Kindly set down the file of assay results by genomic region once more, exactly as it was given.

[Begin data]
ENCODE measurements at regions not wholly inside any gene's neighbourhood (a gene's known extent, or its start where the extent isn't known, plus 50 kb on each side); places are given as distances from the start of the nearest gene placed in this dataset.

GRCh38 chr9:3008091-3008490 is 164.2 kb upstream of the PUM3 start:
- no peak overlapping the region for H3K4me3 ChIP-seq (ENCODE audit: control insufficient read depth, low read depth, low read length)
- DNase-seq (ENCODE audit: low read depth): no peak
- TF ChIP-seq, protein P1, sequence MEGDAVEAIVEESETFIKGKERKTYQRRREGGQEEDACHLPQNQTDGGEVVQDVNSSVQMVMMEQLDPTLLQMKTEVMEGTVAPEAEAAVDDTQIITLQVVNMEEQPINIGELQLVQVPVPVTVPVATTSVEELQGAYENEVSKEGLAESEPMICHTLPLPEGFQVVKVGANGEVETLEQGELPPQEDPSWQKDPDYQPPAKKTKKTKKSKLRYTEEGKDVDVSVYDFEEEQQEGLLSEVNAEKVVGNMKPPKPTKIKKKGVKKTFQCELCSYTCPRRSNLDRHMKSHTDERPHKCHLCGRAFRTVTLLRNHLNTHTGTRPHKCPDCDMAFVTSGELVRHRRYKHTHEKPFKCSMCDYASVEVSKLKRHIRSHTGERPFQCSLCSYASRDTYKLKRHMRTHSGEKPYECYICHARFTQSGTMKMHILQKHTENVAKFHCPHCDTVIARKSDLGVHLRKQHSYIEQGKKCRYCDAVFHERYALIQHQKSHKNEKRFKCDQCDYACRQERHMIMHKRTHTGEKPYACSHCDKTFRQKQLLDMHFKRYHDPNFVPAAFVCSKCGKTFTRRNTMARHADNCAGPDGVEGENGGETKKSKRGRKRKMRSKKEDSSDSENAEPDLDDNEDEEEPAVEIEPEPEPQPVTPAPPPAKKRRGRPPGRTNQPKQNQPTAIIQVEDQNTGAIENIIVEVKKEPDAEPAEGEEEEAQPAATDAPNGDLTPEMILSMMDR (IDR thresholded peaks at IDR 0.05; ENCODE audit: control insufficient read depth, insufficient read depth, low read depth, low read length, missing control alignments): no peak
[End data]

ENCODE measurements at regions not wholly inside any gene's neighbourhood (a gene's known extent, or its start where the extent isn't known, plus 50 kb on each side); places are given as distances from the start of the nearest gene placed in this dataset.

GRCh38 chr9:3008091-3008490 is 164.2 kb upstream of the PUM3 start:
- no peak overlapping the region for H3K4me3 ChIP-seq (ENCODE audit: control insufficient read depth, low read depth, low read length)
- DNase-seq (ENCODE audit: low read depth): no peak
- TF ChIP-seq, protein P1, sequence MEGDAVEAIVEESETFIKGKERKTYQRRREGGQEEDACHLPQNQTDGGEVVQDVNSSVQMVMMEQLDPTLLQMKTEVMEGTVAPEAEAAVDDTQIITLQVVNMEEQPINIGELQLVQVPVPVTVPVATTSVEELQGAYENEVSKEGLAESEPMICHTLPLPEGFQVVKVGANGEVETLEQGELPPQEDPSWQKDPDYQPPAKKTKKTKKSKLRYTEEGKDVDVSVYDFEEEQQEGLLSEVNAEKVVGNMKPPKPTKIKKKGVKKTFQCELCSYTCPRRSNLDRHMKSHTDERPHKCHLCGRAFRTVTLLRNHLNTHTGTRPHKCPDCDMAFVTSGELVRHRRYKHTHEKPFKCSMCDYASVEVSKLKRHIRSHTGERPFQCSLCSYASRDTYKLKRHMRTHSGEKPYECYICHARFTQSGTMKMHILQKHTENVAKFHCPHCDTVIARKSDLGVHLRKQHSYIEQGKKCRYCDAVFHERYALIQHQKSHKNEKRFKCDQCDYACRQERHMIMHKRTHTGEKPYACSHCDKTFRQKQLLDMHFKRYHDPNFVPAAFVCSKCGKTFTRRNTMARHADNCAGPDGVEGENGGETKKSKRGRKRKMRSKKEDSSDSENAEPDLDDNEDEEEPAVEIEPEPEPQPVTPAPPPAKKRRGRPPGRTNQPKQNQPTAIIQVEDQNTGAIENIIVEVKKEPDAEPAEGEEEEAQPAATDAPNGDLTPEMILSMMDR (IDR thresholded peaks at IDR 0.05; ENCODE audit: control insufficient read depth, insufficient read depth, low read depth, low read length, missing control alignments): no peak